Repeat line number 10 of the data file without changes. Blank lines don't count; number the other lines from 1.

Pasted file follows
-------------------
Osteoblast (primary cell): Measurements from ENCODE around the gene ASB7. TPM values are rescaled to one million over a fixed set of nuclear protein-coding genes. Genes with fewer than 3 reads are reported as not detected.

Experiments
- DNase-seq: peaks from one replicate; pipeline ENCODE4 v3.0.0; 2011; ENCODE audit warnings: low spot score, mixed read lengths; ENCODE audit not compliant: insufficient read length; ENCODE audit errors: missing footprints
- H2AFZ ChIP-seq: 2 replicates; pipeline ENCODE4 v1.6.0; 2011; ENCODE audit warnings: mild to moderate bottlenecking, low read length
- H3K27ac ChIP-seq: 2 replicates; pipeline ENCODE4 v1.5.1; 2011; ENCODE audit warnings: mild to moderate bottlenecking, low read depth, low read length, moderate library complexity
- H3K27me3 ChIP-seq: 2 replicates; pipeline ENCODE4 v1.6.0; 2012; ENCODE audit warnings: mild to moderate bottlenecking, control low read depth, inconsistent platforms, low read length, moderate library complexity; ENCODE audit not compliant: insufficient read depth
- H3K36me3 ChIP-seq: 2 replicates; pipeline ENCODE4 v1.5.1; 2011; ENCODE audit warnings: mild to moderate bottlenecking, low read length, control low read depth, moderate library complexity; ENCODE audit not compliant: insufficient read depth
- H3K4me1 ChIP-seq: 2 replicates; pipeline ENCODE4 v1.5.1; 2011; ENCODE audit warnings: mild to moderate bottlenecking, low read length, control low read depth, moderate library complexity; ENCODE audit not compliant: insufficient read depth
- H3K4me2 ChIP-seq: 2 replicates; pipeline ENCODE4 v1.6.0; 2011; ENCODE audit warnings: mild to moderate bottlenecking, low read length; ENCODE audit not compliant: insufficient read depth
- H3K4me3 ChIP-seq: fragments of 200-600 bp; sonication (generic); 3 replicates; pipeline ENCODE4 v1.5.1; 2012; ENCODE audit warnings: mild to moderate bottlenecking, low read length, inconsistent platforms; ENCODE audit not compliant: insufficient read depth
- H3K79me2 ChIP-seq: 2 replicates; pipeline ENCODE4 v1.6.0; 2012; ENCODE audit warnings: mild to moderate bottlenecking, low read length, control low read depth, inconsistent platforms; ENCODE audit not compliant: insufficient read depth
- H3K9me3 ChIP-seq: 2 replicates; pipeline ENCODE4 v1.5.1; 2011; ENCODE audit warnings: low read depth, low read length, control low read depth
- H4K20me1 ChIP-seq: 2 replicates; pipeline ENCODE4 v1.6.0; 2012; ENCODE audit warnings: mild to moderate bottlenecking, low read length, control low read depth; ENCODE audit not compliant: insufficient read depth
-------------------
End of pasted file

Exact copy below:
- H3K4me3 ChIP-seq: fragments of 200-600 bp; sonication (generic); 3 replicates; pipeline ENCODE4 v1.5.1; 2012; ENCODE audit warnings: mild to moderate bottlenecking, low read length, inconsistent platforms; ENCODE audit not compliant: insufficient read depth